Naïve and memory CD8 T cells may compete for cytokines that regulate lymphocyte survival and proliferation [31]. We therefore asked whether in the absence of thymic output, anti-H7a memory T cells would persist long-term in B10 hosts. To test this, we evaluated the persistence of H7a-specific memory T cells in euthymic vs. thymectomized H7a-positive (B10) hosts. Significant numbers of H7a-specific memory T cells were present on day 100 in thymectomized B10 hosts (P<0.01 relative to euthymic B10 hosts; Fig. 4). Thus, anti-H7a T cells can persist long-term in B10 hosts in the absence of naïve T cell production by the thymus. We conclude that two host factors regulated persistence of anti-H7a memory T cells: thymic function and expression of H7a by normal host cells. H7a-specific memory T cells were abundant in euthymic B10.H7b hosts, present in low numbers in thymectomized B10 hosts, and undetectable in euthymic B10 hosts.

Challenge of Hematopoietic Chimeras with Tumor Cells

No melanoma recurrence was seen in B10 mice (n = 30) observed for 6 months after induction of complete remission by adoptive transfer of anti-H7a T cells ([7] and data not shown). To test whether lack of tumor relapse might be due to persistence of H7a-specific T cells at levels below the detection limit of tetramer-staining assays, cured B10 recipients were challenged on day 100, with 2×105 melanoma cells (as on day 0). In euthymic cured B10 recipients, tumors grew rapidly (Fig. 5) and no accumulation of H7a-specific T cells was detected in the spleen, bone marrow or tumor (Fig. 6). Thus, cured euthymic B10 mice did not show any functional evidence of immune reactivity to H7a or to any tumor-associated epitopes. In thymectomized B10 hosts, a minimal accumulation of H7a-specific T cells was found (Fig. 6) that entailed only a small delay in tumor growth (Fig. 5). Hence, H7a-specific memory T cells present in thymectomized B10 hosts were unable to provide a protective antitumor response. In contrast, H7a-specific memory T cells present in B10.H7b hosts generated a strong anamnestic response following tumor rechallenge (Fig. 6). In the latter mice, the tumor grew for a few days and then disappeared (Fig. 5). Thus, H7a-specific memory T cells found in B10.H7b hosts were perfectly functional.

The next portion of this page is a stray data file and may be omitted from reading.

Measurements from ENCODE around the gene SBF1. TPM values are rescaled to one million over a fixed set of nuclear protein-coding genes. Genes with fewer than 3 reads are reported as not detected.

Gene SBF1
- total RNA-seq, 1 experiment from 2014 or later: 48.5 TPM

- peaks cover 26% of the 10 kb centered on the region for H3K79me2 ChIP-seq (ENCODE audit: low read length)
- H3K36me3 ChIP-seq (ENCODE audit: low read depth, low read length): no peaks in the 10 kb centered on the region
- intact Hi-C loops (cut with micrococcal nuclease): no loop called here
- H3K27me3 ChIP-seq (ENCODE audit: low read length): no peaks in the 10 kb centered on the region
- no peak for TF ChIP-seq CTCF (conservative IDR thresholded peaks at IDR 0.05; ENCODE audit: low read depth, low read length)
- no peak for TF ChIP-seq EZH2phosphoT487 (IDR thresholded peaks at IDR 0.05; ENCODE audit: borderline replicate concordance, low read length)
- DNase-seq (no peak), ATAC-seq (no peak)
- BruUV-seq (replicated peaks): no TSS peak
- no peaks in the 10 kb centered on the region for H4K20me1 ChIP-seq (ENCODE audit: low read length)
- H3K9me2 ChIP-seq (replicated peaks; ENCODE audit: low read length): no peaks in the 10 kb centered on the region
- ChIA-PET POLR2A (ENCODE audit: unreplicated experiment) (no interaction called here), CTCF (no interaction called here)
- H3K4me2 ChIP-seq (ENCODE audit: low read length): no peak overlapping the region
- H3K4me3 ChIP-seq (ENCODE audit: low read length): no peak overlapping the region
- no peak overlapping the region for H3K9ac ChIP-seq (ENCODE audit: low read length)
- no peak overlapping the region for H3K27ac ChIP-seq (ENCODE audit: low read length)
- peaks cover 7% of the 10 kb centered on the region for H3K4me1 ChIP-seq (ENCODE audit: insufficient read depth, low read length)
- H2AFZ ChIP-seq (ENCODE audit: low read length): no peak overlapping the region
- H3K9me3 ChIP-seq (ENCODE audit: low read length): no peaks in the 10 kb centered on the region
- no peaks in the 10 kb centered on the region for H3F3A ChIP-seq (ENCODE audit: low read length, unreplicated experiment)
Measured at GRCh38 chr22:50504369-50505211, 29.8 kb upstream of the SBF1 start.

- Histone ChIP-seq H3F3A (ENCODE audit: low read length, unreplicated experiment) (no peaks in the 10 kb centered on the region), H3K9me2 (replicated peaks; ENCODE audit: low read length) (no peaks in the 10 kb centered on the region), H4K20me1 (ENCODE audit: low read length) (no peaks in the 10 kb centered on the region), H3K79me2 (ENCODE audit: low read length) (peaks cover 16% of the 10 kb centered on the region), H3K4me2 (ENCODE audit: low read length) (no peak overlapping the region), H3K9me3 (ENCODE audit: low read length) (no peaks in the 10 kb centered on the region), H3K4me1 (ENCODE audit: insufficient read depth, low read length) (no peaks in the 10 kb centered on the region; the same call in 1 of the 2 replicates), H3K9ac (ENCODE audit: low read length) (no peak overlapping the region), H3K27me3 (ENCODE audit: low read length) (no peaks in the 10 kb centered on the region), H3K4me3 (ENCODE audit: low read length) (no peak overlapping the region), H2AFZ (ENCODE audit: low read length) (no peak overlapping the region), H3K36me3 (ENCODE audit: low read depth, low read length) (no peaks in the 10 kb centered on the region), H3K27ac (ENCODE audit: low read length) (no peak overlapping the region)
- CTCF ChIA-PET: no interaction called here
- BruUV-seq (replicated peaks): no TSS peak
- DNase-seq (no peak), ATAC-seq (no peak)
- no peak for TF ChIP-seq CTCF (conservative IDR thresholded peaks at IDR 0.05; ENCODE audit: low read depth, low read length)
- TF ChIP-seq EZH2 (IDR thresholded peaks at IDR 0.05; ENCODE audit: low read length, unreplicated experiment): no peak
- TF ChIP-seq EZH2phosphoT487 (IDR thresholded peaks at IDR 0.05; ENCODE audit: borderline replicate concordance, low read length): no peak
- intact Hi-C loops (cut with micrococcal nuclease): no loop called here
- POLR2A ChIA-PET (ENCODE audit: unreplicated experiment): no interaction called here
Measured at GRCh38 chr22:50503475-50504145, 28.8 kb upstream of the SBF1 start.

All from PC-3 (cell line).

Discussion

Intratumoral Accumulation of H7a-Specific T Cells